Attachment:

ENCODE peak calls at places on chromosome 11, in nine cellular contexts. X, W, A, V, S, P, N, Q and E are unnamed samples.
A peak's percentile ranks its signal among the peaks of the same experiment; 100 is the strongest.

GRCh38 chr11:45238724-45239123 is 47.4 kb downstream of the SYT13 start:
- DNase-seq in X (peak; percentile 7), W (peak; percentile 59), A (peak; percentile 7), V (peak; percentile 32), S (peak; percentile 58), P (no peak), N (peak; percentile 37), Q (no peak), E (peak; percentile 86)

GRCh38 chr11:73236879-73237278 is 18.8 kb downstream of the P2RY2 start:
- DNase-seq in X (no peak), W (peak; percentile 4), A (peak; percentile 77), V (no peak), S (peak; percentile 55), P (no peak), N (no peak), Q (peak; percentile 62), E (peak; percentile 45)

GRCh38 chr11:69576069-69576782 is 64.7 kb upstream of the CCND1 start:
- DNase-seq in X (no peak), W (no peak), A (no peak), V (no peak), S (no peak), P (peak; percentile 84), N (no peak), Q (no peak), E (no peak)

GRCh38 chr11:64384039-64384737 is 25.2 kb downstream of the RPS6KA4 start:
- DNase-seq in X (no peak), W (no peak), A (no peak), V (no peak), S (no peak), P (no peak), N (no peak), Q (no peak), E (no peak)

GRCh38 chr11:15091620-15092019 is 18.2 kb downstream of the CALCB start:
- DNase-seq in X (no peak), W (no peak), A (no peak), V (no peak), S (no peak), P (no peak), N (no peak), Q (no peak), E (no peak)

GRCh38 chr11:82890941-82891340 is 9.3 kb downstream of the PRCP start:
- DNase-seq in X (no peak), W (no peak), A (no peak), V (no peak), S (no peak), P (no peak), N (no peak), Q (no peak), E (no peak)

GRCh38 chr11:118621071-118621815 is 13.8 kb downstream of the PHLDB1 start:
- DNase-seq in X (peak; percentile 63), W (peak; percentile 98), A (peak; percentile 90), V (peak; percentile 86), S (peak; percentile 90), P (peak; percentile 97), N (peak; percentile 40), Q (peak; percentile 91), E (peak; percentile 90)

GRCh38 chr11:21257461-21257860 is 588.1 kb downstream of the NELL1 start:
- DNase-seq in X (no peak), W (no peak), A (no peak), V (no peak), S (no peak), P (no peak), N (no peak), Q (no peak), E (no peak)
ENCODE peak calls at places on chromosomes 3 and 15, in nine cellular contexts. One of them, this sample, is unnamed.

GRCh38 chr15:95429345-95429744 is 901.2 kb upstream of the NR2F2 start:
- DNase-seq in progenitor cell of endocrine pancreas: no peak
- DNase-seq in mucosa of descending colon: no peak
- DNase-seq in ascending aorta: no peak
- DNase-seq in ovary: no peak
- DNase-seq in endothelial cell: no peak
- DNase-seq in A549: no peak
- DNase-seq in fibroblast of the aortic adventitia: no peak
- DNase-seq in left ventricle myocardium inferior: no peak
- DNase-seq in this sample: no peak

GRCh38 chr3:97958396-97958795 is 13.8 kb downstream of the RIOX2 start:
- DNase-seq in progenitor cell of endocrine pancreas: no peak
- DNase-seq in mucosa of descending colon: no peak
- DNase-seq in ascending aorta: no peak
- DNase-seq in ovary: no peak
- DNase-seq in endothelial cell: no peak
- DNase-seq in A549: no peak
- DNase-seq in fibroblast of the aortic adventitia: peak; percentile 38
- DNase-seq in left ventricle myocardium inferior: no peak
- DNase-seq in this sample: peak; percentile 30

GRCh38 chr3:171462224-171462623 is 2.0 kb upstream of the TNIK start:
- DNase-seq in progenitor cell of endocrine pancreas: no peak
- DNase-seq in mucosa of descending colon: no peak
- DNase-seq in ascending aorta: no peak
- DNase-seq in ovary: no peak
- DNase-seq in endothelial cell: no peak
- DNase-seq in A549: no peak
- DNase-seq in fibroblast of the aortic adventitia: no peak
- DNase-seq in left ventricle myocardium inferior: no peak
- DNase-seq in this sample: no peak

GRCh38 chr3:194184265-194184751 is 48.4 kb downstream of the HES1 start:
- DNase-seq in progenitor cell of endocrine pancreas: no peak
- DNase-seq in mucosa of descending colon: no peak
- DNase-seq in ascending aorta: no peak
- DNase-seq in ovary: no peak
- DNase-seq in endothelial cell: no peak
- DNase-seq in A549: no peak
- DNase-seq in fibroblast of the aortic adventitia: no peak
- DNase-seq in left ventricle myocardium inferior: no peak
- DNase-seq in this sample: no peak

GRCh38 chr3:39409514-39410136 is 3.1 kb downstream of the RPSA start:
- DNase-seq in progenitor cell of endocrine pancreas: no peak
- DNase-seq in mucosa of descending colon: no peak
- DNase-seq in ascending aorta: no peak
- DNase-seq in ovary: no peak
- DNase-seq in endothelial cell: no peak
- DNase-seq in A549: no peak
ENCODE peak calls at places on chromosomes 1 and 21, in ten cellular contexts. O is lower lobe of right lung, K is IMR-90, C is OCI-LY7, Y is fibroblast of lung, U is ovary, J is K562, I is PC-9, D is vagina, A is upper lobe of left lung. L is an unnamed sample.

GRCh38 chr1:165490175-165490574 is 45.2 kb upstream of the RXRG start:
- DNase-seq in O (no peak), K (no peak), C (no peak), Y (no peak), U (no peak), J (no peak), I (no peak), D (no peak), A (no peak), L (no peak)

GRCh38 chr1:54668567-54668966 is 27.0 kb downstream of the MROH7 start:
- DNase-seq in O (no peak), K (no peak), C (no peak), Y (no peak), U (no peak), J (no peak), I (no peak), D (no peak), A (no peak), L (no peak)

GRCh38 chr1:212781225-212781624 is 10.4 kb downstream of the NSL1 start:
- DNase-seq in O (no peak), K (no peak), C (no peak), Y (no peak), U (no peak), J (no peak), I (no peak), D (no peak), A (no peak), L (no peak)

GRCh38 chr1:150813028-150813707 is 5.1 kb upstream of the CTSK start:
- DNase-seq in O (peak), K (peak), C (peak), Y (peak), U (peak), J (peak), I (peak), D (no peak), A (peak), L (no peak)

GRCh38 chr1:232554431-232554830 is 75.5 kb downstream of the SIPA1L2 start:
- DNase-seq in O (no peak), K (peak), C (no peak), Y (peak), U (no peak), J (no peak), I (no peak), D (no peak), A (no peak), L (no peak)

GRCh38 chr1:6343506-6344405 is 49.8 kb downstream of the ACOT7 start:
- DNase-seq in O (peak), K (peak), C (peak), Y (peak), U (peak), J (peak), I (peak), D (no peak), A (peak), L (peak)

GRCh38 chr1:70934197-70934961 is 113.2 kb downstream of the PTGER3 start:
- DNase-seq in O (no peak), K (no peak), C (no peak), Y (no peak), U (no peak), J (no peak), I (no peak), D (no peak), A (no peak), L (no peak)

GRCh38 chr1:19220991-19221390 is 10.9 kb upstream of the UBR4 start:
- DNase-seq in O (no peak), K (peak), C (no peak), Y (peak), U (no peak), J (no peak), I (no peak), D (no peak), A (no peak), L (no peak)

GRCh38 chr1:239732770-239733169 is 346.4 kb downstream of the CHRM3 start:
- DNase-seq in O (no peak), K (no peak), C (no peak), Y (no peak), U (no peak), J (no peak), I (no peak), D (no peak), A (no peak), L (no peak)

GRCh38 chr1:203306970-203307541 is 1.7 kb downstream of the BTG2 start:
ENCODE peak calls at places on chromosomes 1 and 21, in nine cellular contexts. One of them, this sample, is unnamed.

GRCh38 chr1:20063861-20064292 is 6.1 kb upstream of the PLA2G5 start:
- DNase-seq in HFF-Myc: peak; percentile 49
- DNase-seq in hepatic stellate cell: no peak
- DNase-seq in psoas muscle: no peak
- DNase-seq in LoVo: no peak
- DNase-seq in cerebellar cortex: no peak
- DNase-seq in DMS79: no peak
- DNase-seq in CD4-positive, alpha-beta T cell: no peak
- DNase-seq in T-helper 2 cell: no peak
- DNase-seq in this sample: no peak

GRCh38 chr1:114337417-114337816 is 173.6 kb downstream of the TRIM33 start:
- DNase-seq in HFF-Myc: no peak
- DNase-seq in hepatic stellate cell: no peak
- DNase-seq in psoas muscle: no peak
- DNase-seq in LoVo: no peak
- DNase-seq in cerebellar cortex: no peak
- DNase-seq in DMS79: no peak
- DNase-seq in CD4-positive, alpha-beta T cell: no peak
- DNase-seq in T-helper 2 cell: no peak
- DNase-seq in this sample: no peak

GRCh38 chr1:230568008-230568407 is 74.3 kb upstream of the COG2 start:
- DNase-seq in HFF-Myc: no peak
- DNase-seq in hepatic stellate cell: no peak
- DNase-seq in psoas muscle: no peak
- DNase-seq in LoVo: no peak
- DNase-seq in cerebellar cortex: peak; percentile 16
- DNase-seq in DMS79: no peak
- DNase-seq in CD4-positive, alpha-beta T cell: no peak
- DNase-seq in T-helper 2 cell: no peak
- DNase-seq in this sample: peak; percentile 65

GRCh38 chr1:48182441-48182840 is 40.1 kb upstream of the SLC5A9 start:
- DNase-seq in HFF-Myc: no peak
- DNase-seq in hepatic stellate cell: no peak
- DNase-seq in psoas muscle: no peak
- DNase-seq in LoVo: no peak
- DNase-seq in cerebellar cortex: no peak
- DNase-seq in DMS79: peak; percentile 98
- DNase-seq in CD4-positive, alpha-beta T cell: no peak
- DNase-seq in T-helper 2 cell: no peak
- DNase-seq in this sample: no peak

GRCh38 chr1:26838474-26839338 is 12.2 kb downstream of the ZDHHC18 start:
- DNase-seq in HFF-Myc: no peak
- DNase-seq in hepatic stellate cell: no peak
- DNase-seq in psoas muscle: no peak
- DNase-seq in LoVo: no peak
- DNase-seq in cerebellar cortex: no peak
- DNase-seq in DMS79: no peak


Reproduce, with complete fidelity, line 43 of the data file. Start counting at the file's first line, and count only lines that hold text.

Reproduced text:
- DNase-seq in ascending aorta: no peak